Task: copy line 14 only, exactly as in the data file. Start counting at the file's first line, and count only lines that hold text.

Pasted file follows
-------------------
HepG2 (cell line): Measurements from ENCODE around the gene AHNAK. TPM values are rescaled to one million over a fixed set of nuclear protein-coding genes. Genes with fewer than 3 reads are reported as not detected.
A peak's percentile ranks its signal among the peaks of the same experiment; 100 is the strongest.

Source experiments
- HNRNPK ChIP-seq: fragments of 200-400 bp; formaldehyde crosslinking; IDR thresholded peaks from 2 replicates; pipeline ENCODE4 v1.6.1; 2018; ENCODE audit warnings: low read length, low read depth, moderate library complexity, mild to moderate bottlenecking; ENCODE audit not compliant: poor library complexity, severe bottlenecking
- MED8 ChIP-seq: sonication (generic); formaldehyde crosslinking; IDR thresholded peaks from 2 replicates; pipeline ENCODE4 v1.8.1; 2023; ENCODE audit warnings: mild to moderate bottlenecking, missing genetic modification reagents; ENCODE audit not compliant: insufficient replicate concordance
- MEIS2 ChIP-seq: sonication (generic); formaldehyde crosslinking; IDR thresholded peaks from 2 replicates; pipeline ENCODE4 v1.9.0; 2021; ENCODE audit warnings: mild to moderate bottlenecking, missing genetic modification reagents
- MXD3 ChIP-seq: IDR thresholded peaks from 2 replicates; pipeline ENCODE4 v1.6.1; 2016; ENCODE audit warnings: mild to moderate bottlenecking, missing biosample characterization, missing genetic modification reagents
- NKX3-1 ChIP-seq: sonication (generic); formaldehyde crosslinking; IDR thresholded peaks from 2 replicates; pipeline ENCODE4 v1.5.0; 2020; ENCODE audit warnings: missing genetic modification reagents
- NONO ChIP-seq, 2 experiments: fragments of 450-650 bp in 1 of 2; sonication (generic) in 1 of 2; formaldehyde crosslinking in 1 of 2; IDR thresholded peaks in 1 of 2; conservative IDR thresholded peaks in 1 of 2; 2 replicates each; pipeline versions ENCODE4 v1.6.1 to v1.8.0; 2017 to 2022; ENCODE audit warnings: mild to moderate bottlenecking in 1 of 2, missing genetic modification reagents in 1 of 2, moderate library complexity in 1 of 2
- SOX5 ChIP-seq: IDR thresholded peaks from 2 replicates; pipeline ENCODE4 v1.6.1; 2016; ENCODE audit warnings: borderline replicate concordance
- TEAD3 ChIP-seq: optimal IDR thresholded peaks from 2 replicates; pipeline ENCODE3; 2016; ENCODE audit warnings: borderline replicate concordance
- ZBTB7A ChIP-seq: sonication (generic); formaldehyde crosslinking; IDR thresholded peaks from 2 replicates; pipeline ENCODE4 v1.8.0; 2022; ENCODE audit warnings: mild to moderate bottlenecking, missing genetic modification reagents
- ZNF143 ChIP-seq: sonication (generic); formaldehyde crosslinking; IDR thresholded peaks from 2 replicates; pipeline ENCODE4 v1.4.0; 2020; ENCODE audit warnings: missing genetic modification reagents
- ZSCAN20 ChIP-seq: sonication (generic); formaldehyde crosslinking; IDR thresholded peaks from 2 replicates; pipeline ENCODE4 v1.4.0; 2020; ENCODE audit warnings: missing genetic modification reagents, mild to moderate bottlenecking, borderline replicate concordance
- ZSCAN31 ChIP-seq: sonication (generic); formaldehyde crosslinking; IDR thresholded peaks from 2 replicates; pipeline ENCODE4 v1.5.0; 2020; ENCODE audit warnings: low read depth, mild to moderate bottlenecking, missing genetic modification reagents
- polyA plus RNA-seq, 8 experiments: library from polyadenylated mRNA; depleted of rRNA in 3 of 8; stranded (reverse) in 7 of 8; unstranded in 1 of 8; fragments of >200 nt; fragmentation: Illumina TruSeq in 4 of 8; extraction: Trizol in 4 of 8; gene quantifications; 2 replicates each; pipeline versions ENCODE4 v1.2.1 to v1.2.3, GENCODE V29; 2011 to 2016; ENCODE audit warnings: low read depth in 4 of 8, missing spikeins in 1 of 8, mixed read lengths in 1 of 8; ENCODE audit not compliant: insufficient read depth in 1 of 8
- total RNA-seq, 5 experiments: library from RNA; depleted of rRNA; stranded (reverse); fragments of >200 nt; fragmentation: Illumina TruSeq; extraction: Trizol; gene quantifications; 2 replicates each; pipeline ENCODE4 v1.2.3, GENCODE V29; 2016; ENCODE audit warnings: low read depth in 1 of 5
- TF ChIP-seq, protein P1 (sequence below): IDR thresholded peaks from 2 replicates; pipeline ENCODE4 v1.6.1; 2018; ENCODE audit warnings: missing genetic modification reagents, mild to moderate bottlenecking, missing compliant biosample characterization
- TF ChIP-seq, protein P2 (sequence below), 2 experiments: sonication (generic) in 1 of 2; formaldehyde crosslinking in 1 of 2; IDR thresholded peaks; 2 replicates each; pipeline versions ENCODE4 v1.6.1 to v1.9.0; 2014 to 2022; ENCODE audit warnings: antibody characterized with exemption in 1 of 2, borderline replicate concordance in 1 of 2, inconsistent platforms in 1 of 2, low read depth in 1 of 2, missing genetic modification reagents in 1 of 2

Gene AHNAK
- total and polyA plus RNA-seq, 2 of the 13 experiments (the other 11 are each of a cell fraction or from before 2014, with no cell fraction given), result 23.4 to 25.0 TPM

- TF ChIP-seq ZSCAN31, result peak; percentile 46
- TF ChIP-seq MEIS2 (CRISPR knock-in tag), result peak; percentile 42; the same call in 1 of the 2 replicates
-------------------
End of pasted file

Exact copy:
- ZSCAN20 ChIP-seq: sonication (generic); formaldehyde crosslinking; IDR thresholded peaks from 2 replicates; pipeline ENCODE4 v1.4.0; 2020; ENCODE audit warnings: missing genetic modification reagents, mild to moderate bottlenecking, borderline replicate concordance